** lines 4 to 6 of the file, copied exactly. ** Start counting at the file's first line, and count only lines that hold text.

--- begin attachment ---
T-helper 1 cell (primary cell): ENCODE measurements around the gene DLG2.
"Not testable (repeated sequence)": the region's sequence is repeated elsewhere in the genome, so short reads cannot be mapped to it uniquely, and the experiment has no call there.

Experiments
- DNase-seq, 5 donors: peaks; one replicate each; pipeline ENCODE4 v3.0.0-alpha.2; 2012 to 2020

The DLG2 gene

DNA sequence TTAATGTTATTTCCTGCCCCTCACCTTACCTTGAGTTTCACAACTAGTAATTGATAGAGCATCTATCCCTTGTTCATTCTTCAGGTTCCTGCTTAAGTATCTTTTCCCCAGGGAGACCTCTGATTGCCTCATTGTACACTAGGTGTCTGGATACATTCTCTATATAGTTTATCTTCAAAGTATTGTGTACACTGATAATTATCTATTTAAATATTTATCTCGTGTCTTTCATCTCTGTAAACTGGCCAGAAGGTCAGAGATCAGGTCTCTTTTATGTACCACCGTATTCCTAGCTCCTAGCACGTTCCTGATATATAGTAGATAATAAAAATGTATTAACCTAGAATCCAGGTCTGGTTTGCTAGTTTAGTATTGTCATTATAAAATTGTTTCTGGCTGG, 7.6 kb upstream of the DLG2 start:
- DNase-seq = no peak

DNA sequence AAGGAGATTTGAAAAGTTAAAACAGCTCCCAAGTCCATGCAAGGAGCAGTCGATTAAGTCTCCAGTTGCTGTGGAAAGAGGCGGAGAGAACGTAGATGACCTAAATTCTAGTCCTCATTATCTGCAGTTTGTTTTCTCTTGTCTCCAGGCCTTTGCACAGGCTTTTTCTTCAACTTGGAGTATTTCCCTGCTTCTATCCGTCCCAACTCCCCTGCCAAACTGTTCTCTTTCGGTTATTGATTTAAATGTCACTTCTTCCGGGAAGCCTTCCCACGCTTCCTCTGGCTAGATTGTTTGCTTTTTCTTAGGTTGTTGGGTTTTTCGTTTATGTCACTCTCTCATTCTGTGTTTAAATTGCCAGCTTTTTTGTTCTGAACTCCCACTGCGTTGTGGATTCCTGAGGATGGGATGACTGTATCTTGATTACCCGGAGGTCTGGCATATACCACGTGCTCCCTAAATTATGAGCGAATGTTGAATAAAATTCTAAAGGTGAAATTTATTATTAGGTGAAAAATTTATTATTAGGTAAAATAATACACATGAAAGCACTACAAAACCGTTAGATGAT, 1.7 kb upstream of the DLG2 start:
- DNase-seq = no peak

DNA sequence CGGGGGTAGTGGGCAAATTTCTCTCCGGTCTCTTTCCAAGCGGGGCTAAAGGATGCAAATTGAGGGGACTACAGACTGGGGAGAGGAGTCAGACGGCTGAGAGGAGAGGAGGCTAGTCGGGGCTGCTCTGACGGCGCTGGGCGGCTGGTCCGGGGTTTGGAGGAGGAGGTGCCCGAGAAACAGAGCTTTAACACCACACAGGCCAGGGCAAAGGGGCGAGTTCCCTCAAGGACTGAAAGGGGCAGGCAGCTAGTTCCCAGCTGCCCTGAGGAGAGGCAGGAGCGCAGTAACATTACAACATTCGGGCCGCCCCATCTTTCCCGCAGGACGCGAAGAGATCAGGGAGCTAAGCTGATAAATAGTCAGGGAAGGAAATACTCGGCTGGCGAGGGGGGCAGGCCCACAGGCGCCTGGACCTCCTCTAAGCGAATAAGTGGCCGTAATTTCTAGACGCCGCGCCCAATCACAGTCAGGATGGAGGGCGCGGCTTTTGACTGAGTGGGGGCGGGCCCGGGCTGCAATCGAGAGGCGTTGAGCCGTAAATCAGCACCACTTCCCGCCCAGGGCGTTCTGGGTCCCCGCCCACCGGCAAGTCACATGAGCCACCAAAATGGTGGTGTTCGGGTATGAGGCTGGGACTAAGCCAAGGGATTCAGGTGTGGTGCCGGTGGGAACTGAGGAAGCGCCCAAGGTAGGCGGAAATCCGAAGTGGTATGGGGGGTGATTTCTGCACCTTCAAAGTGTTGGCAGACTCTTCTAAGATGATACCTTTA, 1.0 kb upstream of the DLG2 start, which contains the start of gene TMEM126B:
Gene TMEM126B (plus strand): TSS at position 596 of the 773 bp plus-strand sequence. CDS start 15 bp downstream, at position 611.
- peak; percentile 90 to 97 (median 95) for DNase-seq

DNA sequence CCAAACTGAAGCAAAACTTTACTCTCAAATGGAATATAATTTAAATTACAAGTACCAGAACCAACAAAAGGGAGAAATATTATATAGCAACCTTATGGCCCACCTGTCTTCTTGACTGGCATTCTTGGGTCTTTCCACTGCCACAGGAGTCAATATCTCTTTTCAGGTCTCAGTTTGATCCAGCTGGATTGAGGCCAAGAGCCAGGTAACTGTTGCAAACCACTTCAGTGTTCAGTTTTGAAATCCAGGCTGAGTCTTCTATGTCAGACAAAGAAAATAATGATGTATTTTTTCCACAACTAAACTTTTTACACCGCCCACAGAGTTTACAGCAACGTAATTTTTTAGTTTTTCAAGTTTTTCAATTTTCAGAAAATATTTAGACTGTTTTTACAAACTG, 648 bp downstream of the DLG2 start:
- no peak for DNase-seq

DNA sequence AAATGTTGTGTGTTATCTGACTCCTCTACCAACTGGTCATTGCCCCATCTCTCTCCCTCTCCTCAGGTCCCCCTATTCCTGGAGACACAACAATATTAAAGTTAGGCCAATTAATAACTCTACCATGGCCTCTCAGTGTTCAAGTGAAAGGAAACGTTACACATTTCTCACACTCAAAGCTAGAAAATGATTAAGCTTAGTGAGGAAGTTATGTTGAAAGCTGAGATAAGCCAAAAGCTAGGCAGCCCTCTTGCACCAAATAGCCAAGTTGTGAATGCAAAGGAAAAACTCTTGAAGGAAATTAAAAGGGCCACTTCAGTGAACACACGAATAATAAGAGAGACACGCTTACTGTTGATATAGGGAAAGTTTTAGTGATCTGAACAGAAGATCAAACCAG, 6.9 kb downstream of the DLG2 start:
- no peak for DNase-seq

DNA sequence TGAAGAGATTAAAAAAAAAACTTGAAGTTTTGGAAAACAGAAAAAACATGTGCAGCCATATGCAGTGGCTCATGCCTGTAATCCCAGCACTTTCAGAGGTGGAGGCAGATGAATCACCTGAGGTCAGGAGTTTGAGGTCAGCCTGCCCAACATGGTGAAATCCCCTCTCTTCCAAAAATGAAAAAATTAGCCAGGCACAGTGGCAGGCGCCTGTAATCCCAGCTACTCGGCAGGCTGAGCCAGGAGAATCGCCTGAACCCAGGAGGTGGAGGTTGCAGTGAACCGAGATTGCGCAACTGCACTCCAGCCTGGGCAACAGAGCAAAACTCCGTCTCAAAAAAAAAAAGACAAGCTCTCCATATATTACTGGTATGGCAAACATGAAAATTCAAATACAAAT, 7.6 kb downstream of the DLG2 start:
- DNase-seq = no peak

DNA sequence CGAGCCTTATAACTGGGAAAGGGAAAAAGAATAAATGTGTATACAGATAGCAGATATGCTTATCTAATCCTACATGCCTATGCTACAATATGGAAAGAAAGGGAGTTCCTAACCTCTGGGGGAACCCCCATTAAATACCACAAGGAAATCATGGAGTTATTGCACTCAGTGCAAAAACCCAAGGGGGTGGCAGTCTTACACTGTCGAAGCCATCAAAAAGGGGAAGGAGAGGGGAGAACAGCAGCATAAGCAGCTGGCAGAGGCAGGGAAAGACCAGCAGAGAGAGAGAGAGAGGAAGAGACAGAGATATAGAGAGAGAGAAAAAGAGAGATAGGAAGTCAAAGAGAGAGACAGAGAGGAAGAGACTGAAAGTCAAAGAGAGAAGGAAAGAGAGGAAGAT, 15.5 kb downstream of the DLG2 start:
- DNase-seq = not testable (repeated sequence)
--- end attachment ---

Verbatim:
- DNase-seq, 5 donors: peaks; one replicate each; pipeline ENCODE4 v3.0.0-alpha.2; 2012 to 2020

The DLG2 gene

DNA sequence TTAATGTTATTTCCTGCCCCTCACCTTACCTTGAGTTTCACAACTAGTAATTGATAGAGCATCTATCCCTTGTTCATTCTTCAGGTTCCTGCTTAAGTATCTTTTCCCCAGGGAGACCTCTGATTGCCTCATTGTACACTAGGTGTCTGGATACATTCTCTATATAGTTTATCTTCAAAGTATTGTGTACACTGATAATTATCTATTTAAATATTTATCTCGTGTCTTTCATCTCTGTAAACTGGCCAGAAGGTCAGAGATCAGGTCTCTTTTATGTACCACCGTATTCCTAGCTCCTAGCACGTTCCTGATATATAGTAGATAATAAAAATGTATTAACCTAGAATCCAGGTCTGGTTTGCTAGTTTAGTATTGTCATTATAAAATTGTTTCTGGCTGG, 7.6 kb upstream of the DLG2 start: